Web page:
Yadav S, Jha R. Strategies to modulate the intestinal microbiota and their effects on nutrient utilization, performance, and health of poultry. J Anim Sci Biotechnol. 2019;10:2.
Bai K, Huang Q, Zhang J, He J, Zhang L, Wang T. Supplemental effects of probiotic Bacillus subtilis fmbJ on growth performance, antioxidant capacity, and meat quality of broiler chickens. Poult Sci. 2017;96:74–82.
Gao P, Ma C, Sun Z, Wang L, Huang S, Su X, et al. Feed-additive probiotics accelerate yet antibiotics delay intestinal microbiota maturation in broiler chicken. Microbiome. 2017;5:91. https://doi.org/10.1186/s40168-017-0315-1.
Huang P, Zhang Y, Xiao K, Jiang F, Wang H, Tang D, et al. The chicken gut metagenome and the modulatory effects of plant-derived benzylisoquinoline alkaloids. Microbiome. 2018;6(1):211. https://doi.org/10.1186/s40168-018-0590-5.
Wu S, Liu Y, Duan Y, Wang F, Guo F, Yan F, et al. Intestinal toxicity of deoxynivalenol is limited by supplementation with Lactobacillus plantarum JM113 and consequentially altered gut microbiota in broiler chickens. J Anim Sci Biotechnol. 2018;9:74. https://doi.org/10.1186/s40104-018-0286-5.
Xiong W, Wang Y, Sun Y, Ma L, Zeng Q, Jiang X, et al. Antibiotic-mediated changes in the fecal microbiome of broiler chickens define the incidence of antibiotic resistance genes. Microbiome. 2018;6:34. https://doi.org/10.1186/s40168-018-0419-2.
Bankar SB, Bule MV, Singhal RS, Ananthanarayan L. Glucose oxidase--an overview. Biotechnol Adv. 2009;27:489–501.
Kalisz HM, Hecht HJ, Schomburg D, Schmid RD. Effects of carbohydrate depletion on the structure, stability and activity of glucose oxidase from Aspergillus niger. Biochim Biophys Acta. 1991;1080:138–42.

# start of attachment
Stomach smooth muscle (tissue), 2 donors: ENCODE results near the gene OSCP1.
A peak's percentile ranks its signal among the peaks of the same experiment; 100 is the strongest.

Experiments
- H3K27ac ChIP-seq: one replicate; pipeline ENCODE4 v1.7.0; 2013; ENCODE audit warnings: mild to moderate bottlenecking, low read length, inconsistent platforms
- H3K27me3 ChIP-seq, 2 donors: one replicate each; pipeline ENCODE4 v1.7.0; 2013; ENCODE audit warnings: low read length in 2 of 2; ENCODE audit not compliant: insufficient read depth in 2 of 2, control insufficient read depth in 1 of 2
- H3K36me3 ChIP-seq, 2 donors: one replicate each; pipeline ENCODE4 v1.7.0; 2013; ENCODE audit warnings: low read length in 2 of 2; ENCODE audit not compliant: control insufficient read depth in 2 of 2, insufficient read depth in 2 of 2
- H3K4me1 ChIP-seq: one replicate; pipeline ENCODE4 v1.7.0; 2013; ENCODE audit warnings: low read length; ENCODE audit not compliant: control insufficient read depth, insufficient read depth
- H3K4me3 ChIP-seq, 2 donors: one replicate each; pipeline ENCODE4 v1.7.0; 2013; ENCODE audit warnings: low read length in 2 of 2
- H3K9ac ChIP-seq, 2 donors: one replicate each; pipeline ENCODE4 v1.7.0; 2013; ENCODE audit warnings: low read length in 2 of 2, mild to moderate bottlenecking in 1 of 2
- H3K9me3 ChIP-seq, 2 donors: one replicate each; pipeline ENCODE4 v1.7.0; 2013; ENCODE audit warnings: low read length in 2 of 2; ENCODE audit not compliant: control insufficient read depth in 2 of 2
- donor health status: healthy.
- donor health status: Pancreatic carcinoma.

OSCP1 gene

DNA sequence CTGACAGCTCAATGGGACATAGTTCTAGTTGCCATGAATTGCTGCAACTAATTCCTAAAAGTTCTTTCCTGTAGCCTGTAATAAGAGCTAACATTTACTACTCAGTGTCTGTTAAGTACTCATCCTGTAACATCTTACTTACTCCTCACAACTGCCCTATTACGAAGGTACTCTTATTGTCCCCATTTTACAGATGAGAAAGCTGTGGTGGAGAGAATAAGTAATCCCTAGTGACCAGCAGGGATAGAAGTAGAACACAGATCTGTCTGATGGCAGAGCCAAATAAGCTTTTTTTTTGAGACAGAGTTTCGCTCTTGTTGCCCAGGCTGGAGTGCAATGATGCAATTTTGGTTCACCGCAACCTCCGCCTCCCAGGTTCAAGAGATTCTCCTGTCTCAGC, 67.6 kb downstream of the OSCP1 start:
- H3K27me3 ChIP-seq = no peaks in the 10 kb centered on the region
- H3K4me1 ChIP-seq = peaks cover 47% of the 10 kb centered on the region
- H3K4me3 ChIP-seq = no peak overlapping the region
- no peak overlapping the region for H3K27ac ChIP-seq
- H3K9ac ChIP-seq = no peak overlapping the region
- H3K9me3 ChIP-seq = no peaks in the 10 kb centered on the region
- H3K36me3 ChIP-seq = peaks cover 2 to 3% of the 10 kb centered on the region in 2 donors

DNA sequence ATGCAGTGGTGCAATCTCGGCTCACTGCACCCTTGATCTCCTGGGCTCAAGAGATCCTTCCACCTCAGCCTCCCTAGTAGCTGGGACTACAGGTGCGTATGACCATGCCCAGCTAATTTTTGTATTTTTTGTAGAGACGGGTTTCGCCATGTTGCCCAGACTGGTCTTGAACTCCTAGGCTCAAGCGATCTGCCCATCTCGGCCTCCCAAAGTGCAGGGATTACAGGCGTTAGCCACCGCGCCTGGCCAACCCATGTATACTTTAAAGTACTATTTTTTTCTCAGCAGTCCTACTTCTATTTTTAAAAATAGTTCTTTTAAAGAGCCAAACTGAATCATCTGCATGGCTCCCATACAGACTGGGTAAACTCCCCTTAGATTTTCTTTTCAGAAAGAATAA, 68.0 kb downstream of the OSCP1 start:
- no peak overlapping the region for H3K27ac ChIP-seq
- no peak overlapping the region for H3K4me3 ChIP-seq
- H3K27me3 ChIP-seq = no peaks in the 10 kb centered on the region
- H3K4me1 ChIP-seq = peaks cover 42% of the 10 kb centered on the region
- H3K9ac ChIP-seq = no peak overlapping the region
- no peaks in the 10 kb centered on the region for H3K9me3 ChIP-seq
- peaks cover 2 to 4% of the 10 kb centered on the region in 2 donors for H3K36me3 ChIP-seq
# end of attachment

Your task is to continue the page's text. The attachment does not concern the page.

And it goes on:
Sukhacheva MV, Davydova ME, Netrusov AI. Production of Penicillium funiculosum 433 glucose oxidase and its properties. Appl Biochem Microbiol. 2004;40:25–9.
Zhang ZY, Jia GQ, Zuo JJ, Zhang Y, Lei J, Ren L, et al. Effects of constant and cyclic heat stress on muscle metabolism and meat quality of broiler breast fillet and thigh meat. Poult Sci. 2012;91:2931–7.
Chen XD, Ma QG, Tang MY, Ji C. Development of breast muscle and meat quality in arbor acres broilers, Jingxing 100 crossbred chickens and Beijing fatty chickens. Meat Sci. 2007;77:220–7.
Wu S, Guo W, Li X, Liu Y, Li Y, Lei X, et al. Paternal chronic folate supplementation induced the transgenerational inheritance of acquired developmental and metabolic changes in chickens. Proc Biol Sci. 2019;286(1910):20191653. https://doi.org/10.1098/rspb.2019.1653.
Zhao L, Wang G, Siegel P, He C, Wang H, Zhao W, et al. Quantitative genetic background of the host influences gut microbiomes in chickens. Sci Rep. 2013;3. https://doi.org/10.1038/srep01163.
Schloss PD, Westcott SL, Ryabin T, Hall JR, Hartmann M, Hollister EB, et al. Introducing mothur: open-source, platform-independent, community-supported software for describing and comparing microbial communities. Appl Environ Microbiol. 2009;75:7537–41.
DeSantis TZ, Hugenholtz P, Larsen N, Rojas M, Brodie EL, Keller K, et al. Greengenes, a chimera-checked 16S rRNA gene database and workbench compatible with ARB. Appl Environ Microbiol. 2006;72:5069–72.
Schloss P. D., Westcott. S. L. assessing and improving methods used in operational taxonomic unit-based approaches for 16S rRNA gene sequence analysis. Appl Environ Microbiol. 2011;77:3219–26.
Mohd Shaufi MA, Sieo CC, Chong CW, Gan HM, Ho YW. Deciphering chicken gut microbial dynamics based on high-throughput 16S rRNA metagenomics analyses. Gut Pathog. 2015;7:4. https://doi.org/10.1186/s13099-015-0051-7.
Tavaniello S, Slawinska A, Prioriello D, Petrecca V, Bertocchi M, Zampiga M, et al. Effect of galactooligosaccharides delivered in ovo on meat quality traits of broiler chickens exposed to heat stress. Poult Sci. 2019. https://doi.org/10.3382/ps/pez556.